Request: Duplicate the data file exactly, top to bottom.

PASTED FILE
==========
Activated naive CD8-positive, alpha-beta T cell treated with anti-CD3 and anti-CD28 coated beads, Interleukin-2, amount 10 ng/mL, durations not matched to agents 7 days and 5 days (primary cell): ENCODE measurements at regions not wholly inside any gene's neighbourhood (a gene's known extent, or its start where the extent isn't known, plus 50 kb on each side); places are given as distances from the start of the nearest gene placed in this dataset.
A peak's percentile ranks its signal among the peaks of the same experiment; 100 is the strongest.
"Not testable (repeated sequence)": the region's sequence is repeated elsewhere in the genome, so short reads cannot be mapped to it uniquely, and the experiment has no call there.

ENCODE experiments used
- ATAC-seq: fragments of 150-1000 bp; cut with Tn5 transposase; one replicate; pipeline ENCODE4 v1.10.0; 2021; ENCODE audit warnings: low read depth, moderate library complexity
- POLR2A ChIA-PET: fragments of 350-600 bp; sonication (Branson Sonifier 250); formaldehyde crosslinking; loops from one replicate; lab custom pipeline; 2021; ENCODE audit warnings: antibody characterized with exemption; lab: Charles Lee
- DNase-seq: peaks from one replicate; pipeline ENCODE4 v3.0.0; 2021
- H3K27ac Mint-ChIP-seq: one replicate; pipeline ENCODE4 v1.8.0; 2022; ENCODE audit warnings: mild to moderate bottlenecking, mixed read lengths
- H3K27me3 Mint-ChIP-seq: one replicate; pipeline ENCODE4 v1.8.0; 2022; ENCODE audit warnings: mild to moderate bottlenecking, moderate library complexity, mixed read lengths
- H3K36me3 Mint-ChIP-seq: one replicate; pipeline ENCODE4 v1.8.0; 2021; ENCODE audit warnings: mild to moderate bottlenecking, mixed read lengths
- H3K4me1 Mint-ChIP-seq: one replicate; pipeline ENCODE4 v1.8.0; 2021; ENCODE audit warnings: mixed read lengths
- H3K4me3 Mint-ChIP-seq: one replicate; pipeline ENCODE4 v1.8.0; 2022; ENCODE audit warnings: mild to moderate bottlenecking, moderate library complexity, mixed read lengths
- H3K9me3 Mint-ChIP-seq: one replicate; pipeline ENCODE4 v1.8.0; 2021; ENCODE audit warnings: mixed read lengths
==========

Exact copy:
Activated naive CD8-positive, alpha-beta T cell treated with anti-CD3 and anti-CD28 coated beads, Interleukin-2, amount 10 ng/mL, durations not matched to agents 7 days and 5 days (primary cell): ENCODE measurements at regions not wholly inside any gene's neighbourhood (a gene's known extent, or its start where the extent isn't known, plus 50 kb on each side); places are given as distances from the start of the nearest gene placed in this dataset.
A peak's percentile ranks its signal among the peaks of the same experiment; 100 is the strongest.
"Not testable (repeated sequence)": the region's sequence is repeated elsewhere in the genome, so short reads cannot be mapped to it uniquely, and the experiment has no call there.

ENCODE experiments used
- ATAC-seq: fragments of 150-1000 bp; cut with Tn5 transposase; one replicate; pipeline ENCODE4 v1.10.0; 2021; ENCODE audit warnings: low read depth, moderate library complexity
- POLR2A ChIA-PET: fragments of 350-600 bp; sonication (Branson Sonifier 250); formaldehyde crosslinking; loops from one replicate; lab custom pipeline; 2021; ENCODE audit warnings: antibody characterized with exemption; lab: Charles Lee
- DNase-seq: peaks from one replicate; pipeline ENCODE4 v3.0.0; 2021
- H3K27ac Mint-ChIP-seq: one replicate; pipeline ENCODE4 v1.8.0; 2022; ENCODE audit warnings: mild to moderate bottlenecking, mixed read lengths
- H3K27me3 Mint-ChIP-seq: one replicate; pipeline ENCODE4 v1.8.0; 2022; ENCODE audit warnings: mild to moderate bottlenecking, moderate library complexity, mixed read lengths
- H3K36me3 Mint-ChIP-seq: one replicate; pipeline ENCODE4 v1.8.0; 2021; ENCODE audit warnings: mild to moderate bottlenecking, mixed read lengths
- H3K4me1 Mint-ChIP-seq: one replicate; pipeline ENCODE4 v1.8.0; 2021; ENCODE audit warnings: mixed read lengths
- H3K4me3 Mint-ChIP-seq: one replicate; pipeline ENCODE4 v1.8.0; 2022; ENCODE audit warnings: mild to moderate bottlenecking, moderate library complexity, mixed read lengths
- H3K9me3 Mint-ChIP-seq: one replicate; pipeline ENCODE4 v1.8.0; 2021; ENCODE audit warnings: mixed read lengths